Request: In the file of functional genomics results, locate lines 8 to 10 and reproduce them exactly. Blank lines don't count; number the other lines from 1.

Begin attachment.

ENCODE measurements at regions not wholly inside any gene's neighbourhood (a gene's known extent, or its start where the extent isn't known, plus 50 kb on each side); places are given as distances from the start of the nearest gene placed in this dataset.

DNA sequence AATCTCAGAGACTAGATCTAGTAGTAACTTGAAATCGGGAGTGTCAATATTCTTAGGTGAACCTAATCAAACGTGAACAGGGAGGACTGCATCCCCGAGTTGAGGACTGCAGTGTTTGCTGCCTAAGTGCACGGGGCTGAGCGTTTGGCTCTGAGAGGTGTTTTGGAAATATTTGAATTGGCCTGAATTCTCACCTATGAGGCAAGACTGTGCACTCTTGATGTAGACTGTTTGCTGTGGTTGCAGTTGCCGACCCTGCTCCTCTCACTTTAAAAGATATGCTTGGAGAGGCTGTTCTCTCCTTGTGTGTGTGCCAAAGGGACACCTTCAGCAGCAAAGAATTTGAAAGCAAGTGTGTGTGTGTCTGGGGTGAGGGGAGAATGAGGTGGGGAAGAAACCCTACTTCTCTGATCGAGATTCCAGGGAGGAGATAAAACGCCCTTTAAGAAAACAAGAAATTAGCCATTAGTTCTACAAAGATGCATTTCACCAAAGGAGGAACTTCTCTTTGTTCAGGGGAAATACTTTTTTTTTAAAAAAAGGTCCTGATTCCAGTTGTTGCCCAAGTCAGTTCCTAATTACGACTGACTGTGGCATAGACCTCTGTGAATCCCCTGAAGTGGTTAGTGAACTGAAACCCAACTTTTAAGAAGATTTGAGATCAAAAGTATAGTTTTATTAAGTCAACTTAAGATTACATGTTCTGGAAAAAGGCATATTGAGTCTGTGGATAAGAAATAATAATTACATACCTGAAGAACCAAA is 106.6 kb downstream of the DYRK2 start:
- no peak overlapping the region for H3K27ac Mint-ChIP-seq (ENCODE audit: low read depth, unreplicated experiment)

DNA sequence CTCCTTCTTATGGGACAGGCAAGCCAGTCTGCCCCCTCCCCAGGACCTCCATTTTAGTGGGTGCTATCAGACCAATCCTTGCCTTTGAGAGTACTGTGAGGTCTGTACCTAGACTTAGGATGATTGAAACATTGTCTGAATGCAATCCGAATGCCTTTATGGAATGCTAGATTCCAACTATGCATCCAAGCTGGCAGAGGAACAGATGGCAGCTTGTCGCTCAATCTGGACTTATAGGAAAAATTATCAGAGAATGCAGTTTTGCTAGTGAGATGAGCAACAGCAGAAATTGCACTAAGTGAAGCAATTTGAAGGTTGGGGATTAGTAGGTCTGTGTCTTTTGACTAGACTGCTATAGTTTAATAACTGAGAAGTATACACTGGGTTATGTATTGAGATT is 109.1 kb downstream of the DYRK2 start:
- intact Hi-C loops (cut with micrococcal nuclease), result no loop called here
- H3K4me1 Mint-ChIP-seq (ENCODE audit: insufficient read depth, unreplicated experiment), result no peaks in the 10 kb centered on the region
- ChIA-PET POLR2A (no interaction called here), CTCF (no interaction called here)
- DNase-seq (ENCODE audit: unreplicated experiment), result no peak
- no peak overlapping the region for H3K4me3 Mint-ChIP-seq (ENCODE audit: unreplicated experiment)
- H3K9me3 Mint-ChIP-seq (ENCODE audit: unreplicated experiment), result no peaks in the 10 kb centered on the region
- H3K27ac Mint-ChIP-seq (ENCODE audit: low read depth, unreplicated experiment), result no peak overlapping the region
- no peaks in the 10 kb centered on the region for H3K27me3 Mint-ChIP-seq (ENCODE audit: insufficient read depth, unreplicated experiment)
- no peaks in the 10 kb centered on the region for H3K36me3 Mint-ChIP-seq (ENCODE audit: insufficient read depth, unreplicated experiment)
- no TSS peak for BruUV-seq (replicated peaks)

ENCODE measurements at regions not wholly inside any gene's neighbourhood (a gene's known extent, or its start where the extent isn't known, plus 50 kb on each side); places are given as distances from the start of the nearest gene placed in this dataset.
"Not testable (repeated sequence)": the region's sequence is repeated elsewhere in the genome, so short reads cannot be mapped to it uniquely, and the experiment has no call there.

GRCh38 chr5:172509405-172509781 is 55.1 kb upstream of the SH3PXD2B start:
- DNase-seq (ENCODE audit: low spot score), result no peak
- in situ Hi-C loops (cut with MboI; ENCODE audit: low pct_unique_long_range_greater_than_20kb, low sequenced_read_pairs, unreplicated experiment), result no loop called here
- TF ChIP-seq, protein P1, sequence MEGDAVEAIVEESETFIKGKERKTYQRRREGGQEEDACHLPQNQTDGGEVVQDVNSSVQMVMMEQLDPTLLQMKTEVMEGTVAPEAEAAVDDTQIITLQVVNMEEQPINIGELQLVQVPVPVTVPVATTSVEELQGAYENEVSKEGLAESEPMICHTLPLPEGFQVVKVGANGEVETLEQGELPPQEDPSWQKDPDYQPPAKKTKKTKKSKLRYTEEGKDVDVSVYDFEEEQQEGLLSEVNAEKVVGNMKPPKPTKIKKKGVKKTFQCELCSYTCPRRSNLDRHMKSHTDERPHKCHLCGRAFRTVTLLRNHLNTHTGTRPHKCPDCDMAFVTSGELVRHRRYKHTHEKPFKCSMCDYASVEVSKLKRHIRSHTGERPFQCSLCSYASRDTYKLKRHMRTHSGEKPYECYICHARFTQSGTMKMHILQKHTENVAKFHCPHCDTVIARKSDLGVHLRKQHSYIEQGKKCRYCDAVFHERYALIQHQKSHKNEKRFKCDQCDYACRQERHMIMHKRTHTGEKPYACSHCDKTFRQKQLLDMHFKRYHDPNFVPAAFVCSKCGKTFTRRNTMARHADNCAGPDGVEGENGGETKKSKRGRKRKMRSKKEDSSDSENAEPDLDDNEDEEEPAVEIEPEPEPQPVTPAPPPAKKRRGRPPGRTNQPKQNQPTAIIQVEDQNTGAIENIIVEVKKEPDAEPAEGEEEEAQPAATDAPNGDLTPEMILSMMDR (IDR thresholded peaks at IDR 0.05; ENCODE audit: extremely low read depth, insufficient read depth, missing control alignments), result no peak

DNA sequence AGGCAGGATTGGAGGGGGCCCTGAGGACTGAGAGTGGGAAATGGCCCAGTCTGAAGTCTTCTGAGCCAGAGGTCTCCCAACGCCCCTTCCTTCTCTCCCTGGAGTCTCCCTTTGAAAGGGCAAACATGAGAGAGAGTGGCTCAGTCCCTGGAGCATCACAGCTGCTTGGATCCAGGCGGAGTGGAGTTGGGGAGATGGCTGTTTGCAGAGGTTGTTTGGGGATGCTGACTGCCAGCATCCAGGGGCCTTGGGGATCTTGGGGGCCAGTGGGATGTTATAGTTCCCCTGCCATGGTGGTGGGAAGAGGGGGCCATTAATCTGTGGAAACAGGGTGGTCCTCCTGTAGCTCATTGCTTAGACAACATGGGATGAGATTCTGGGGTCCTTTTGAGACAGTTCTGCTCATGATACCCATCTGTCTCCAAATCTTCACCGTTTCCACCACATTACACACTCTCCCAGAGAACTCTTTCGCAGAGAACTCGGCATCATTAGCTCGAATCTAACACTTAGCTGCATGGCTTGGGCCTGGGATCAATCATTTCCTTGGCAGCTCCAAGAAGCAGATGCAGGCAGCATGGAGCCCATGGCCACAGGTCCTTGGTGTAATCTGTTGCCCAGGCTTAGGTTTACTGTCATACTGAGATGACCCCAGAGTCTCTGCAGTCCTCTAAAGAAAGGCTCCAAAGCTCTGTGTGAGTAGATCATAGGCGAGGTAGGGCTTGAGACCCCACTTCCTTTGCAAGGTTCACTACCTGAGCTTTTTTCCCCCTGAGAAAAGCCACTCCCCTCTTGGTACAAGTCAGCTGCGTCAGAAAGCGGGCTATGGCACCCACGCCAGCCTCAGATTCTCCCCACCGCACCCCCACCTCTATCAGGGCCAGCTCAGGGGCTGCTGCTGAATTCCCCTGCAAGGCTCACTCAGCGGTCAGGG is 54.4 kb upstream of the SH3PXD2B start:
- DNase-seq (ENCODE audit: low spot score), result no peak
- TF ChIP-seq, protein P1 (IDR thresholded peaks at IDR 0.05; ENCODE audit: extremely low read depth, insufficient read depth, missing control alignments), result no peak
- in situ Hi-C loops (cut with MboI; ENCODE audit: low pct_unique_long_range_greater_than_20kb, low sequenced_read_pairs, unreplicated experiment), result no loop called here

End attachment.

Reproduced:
- DNase-seq (ENCODE audit: unreplicated experiment), result no peak
- no peak overlapping the region for H3K4me3 Mint-ChIP-seq (ENCODE audit: unreplicated experiment)
- H3K9me3 Mint-ChIP-seq (ENCODE audit: unreplicated experiment), result no peaks in the 10 kb centered on the region